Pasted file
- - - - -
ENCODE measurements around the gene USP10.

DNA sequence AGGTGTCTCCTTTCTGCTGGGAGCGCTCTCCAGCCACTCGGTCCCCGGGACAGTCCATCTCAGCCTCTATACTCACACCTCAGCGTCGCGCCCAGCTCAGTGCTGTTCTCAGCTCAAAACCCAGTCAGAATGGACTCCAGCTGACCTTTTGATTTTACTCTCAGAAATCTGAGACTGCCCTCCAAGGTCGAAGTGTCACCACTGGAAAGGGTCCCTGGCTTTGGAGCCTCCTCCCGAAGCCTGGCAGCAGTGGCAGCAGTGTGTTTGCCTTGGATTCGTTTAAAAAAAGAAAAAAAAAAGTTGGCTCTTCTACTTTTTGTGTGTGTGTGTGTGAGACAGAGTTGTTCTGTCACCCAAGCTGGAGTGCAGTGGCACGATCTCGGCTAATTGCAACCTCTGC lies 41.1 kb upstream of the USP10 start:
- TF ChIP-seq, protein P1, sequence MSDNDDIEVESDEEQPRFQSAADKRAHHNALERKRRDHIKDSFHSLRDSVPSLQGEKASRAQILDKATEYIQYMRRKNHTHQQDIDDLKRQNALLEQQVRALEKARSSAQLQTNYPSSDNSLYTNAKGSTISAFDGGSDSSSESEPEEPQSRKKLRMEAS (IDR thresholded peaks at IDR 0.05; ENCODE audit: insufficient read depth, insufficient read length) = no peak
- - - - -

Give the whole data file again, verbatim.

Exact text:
ENCODE measurements around the gene USP10.

DNA sequence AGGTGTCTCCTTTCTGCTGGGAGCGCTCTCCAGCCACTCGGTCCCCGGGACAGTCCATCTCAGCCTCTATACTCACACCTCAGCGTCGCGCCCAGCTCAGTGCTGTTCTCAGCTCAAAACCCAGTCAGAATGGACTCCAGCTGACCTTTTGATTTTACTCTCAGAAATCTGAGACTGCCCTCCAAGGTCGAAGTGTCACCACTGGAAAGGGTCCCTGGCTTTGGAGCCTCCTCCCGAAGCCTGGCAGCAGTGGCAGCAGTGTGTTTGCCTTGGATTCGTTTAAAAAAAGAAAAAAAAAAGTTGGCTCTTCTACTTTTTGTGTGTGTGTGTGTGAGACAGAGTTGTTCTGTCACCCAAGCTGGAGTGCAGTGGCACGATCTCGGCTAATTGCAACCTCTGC lies 41.1 kb upstream of the USP10 start:
- TF ChIP-seq, protein P1, sequence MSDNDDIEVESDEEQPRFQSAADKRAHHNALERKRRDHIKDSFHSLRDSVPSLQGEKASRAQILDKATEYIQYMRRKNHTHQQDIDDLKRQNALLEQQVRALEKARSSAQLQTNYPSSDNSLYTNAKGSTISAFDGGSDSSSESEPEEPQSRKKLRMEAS (IDR thresholded peaks at IDR 0.05; ENCODE audit: insufficient read depth, insufficient read length) = no peak